Mathematics and formal reasoning are fundamental building blocks of knowledge, essential for science, technology, policy-making and risk-management. Mathematical practice is a rich phenomenon of human activity, with subtle differences between various cultures: here, the word culture can refer to national cultures, but also cultural differences in different historical periods, in different strata of a given society, in different social settings.
And yet, the public perception of mathematics is of an apersonal subject with little or no human interaction, based on a false picture of a science of pure thought and deduction, with almost no interaction or visible activity.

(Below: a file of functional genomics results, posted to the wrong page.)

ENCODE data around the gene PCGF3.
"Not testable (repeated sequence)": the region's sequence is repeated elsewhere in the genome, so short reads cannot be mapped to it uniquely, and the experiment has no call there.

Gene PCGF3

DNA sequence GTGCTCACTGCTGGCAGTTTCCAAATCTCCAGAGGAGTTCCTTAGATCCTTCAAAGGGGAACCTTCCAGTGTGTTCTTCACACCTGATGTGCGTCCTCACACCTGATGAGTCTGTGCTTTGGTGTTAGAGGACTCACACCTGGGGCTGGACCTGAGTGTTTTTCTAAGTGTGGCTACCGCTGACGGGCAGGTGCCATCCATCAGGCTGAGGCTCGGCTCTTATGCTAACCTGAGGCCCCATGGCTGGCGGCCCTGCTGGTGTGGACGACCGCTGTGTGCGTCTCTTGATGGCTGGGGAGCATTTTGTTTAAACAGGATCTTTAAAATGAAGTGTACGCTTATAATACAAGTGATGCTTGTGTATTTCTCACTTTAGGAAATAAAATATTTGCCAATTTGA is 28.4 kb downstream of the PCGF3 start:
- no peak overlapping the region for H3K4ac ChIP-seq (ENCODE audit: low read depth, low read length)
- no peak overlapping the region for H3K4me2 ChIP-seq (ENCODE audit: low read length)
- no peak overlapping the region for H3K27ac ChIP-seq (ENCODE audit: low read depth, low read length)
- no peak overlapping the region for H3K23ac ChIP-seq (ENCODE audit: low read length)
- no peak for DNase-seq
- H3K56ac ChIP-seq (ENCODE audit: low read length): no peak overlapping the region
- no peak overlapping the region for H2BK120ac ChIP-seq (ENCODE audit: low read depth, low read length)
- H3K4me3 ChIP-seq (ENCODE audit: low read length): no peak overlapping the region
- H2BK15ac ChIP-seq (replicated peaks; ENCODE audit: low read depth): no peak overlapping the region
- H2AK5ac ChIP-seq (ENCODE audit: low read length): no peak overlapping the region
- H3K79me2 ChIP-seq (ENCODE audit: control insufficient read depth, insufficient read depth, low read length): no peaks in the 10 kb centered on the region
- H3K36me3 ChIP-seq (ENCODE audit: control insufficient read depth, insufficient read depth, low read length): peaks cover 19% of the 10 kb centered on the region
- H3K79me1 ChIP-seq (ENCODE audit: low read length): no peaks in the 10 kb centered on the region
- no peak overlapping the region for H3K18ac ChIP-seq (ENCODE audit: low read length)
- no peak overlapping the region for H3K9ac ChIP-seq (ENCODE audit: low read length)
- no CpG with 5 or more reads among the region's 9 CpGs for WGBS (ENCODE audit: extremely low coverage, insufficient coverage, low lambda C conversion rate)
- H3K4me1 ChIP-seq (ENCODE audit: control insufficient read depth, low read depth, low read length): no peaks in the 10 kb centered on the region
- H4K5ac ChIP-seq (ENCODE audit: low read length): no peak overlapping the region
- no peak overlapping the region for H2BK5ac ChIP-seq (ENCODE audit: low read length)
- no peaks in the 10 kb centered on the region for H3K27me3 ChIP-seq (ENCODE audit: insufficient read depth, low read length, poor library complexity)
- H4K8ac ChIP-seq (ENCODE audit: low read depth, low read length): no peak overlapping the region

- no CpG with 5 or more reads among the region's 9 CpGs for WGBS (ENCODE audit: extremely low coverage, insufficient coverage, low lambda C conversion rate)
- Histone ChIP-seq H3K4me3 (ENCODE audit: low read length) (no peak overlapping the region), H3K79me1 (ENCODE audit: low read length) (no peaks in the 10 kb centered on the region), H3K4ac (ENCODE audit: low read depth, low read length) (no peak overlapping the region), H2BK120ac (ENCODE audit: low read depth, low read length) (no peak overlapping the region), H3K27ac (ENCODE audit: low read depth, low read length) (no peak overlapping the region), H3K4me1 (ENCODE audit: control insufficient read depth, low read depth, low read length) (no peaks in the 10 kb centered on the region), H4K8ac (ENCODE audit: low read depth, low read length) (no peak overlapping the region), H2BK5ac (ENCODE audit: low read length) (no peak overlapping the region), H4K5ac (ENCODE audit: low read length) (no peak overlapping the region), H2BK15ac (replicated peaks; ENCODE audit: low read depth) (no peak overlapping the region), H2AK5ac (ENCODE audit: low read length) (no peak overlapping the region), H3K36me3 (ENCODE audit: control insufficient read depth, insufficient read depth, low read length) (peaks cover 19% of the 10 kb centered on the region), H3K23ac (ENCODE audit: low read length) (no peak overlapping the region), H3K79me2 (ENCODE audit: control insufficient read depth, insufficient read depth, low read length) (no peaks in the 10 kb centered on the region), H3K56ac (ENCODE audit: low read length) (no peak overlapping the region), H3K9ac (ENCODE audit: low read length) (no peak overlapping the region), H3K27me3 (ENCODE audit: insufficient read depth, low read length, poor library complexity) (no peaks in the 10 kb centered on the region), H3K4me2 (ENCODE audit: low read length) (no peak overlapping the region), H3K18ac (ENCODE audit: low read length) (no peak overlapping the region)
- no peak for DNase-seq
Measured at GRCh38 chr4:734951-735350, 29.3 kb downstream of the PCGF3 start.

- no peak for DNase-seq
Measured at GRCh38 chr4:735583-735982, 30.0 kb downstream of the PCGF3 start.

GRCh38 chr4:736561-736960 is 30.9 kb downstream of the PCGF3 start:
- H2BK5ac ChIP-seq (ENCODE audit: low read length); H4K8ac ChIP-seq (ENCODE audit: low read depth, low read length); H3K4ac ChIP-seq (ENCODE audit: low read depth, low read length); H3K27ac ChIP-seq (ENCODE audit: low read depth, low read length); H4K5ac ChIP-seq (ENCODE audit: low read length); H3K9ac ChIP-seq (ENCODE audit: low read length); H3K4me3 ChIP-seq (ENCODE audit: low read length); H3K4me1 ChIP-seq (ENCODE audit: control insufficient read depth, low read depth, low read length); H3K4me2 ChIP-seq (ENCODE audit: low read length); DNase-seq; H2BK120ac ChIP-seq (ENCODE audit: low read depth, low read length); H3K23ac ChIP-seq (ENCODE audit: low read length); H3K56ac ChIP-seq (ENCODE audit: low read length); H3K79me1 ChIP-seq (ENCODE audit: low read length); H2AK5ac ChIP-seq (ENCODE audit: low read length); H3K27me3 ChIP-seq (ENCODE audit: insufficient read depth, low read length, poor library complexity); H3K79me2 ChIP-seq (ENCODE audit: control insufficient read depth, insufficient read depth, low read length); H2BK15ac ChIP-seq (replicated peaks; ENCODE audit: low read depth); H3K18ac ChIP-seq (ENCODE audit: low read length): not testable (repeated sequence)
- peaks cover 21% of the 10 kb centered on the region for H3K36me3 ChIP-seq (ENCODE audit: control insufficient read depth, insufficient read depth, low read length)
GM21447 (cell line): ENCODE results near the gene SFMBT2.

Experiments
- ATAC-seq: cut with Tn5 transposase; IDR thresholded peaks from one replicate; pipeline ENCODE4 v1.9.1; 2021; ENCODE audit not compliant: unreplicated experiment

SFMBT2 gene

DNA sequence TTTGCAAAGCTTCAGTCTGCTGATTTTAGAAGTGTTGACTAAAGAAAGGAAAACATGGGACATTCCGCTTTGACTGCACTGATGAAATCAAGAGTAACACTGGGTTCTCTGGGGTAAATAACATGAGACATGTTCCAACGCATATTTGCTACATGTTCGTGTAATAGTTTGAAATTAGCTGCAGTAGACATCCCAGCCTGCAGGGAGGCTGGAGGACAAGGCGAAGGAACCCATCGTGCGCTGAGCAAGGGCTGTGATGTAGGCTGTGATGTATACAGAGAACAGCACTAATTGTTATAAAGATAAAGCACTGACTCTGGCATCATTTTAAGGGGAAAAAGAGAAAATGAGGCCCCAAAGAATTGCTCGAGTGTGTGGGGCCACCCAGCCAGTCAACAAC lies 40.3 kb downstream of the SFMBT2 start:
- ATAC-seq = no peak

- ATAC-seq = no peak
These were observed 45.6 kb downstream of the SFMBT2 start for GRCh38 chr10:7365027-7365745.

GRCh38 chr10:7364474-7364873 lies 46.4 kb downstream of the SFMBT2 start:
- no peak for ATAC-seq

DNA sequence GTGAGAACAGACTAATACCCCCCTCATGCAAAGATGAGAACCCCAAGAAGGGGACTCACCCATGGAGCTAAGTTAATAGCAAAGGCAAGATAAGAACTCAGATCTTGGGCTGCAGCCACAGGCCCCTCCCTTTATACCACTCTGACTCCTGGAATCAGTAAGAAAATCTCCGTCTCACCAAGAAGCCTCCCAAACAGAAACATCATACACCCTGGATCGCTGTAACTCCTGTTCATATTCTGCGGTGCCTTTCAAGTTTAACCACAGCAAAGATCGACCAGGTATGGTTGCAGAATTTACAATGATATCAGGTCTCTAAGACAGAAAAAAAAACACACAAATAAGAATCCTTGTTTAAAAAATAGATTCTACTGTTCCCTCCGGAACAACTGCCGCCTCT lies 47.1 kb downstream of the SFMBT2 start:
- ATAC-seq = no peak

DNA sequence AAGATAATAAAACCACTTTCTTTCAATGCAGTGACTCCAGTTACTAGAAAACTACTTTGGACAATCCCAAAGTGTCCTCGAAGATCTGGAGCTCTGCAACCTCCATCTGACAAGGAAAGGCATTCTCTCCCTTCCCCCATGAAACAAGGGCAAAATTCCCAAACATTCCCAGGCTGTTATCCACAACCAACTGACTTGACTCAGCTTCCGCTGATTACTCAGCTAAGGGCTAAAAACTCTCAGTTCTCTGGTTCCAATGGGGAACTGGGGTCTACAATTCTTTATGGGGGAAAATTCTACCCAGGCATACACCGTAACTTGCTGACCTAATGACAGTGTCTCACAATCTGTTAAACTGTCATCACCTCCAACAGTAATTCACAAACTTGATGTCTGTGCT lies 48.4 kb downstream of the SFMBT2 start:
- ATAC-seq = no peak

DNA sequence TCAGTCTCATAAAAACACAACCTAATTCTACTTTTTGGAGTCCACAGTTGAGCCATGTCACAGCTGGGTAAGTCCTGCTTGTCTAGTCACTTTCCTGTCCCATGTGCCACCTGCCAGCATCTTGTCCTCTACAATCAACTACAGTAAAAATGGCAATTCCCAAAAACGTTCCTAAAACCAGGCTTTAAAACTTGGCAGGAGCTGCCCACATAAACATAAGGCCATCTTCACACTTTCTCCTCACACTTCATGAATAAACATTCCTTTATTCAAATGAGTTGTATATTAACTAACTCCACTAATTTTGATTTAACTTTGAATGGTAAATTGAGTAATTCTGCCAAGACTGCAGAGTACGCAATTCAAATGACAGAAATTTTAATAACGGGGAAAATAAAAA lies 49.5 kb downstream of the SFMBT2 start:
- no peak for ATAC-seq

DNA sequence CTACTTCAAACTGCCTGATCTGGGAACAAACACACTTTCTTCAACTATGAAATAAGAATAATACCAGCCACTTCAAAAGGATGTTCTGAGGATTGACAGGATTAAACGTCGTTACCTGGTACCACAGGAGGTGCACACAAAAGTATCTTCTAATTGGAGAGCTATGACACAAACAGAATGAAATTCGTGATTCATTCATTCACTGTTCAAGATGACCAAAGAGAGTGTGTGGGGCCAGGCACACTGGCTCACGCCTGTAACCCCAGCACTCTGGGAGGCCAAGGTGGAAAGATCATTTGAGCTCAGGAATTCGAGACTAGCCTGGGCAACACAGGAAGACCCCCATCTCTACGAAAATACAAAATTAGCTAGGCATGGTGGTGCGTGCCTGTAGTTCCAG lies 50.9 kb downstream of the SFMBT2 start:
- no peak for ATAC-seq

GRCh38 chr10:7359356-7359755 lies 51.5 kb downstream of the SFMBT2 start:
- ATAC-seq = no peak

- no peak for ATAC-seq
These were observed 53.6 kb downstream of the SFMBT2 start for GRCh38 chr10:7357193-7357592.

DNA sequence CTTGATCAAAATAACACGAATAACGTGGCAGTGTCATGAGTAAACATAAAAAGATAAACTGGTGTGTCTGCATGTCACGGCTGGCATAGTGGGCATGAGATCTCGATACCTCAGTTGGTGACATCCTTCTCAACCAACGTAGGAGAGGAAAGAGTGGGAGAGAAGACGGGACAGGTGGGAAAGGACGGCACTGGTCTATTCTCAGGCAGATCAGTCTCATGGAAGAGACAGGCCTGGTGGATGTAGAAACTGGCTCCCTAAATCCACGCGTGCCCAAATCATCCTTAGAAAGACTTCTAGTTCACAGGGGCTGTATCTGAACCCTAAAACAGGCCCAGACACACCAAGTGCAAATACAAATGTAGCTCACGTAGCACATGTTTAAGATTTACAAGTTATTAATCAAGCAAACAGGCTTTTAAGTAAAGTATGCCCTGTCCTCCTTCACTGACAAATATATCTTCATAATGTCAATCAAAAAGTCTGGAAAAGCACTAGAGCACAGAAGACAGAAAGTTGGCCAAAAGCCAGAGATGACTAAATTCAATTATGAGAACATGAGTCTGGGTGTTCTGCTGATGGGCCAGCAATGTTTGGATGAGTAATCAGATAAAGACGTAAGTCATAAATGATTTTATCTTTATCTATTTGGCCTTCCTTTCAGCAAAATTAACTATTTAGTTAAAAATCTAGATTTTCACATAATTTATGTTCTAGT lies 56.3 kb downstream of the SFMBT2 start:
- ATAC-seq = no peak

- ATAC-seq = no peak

In a move away from these traditionalist positions, philosophers and social scientists have recently become more interested in studying mathematical and logical practice, or, to be precise, different mathematical and logical practices. Our conference will focus on this plurality of viewpoints, studying the various cultures of mathematics and logic, and involve several disciplines such as philosophy, sociology, psychology, cognitive science, history of mathematics, mathematics education, and linguistics.